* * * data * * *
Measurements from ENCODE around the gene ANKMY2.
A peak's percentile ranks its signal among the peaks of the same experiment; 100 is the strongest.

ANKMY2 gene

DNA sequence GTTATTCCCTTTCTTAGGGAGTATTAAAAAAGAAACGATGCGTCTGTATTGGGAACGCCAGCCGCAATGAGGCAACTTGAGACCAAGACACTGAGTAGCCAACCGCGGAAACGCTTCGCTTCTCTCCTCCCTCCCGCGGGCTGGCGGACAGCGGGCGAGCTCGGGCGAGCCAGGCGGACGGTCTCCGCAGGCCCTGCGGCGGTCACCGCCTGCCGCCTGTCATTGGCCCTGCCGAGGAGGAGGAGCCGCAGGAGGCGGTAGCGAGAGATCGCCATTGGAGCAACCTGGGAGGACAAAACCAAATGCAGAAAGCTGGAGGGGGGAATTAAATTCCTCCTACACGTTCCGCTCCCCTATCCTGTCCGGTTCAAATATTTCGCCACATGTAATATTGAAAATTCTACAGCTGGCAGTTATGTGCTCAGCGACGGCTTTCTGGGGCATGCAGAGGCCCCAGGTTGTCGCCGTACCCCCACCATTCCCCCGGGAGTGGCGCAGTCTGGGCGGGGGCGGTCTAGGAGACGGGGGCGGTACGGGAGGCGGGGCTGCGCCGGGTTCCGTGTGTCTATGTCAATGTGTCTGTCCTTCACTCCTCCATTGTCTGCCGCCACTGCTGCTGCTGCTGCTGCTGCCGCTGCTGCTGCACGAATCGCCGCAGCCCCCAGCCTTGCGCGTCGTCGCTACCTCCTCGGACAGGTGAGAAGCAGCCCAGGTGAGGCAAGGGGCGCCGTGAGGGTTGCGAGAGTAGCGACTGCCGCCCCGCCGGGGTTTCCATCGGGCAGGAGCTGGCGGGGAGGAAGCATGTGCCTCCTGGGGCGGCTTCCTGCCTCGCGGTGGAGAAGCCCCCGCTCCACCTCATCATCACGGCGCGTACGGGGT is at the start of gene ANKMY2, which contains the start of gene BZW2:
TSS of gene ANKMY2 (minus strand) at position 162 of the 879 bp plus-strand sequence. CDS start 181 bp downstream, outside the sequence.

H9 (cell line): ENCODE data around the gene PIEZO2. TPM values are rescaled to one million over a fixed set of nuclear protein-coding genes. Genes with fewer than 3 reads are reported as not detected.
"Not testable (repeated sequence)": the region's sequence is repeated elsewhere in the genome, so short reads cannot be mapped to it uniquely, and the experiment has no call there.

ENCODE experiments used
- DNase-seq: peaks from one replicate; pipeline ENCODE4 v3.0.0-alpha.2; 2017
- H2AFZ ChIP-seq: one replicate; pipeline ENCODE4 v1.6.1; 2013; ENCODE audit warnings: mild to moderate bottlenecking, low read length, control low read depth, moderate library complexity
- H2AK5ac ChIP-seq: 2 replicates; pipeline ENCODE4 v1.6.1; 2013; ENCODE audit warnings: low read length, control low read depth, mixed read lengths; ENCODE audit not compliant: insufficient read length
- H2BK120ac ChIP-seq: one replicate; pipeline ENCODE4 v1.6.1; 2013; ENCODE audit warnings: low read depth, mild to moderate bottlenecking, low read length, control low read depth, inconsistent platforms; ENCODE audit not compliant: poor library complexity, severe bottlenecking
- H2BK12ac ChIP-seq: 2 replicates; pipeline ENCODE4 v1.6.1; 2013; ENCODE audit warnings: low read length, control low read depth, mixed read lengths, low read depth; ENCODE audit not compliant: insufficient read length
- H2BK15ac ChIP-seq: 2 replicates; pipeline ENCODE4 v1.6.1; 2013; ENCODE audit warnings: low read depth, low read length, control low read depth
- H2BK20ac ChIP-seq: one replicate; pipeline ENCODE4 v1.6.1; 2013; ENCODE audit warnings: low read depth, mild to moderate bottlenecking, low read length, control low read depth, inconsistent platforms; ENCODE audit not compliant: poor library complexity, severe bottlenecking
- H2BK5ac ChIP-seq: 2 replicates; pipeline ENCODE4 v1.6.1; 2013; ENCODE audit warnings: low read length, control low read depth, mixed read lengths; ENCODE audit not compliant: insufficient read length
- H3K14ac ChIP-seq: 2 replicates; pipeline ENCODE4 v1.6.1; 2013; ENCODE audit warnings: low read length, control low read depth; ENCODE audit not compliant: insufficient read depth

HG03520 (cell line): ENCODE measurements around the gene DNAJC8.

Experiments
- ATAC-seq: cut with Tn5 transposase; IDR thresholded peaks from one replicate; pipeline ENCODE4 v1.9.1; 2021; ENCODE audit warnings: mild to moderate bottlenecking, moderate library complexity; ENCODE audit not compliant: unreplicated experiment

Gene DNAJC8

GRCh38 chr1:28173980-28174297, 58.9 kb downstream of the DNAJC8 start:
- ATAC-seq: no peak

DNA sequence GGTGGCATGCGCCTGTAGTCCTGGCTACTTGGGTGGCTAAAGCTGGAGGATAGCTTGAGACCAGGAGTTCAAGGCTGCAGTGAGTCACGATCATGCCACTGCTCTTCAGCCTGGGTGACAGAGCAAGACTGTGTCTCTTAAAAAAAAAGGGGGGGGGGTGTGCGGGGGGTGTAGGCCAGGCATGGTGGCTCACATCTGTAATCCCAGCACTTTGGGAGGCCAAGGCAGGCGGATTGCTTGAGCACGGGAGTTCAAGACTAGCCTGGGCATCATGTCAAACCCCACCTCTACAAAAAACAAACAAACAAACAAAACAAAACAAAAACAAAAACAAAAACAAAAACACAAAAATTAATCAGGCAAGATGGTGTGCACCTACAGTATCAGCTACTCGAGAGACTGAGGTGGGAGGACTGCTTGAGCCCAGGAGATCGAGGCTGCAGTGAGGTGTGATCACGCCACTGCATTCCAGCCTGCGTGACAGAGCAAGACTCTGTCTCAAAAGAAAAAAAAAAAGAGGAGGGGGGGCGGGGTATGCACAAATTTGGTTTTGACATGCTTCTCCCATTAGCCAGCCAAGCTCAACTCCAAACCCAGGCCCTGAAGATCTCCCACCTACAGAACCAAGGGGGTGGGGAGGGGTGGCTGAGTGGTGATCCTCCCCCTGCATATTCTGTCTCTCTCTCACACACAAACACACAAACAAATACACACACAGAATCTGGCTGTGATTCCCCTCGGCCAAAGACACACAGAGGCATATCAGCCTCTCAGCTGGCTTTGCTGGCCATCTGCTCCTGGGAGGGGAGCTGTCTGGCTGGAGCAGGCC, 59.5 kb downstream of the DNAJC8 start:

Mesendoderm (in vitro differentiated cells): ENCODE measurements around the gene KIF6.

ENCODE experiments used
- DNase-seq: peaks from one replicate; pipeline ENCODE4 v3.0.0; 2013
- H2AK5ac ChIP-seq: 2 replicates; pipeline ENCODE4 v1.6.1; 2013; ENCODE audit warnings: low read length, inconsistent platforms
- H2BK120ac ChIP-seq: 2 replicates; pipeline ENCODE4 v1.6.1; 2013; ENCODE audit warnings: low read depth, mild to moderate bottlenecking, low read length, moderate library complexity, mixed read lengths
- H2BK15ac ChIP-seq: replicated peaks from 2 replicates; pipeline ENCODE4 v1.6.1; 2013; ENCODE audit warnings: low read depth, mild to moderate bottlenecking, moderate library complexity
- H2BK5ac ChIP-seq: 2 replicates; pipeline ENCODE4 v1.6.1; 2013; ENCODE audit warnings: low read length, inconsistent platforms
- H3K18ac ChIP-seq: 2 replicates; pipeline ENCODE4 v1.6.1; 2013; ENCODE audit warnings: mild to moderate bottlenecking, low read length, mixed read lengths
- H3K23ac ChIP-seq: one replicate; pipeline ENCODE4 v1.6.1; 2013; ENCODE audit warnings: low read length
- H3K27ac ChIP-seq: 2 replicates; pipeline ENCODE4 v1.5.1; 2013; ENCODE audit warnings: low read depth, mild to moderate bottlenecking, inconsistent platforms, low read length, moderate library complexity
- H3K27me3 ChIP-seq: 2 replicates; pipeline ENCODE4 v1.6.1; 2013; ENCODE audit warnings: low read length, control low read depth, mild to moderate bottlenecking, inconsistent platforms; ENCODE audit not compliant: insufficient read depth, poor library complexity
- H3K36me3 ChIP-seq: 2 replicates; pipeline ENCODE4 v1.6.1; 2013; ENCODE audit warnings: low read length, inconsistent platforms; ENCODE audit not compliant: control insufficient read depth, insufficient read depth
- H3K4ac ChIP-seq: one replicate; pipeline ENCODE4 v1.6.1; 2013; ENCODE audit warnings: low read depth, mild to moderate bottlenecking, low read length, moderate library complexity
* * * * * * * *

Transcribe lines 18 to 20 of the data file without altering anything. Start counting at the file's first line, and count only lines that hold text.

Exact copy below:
HG03520 (cell line): ENCODE measurements around the gene DNAJC8.

Experiments
- ATAC-seq: cut with Tn5 transposase; IDR thresholded peaks from one replicate; pipeline ENCODE4 v1.9.1; 2021; ENCODE audit warnings: mild to moderate bottlenecking, moderate library complexity; ENCODE audit not compliant: unreplicated experiment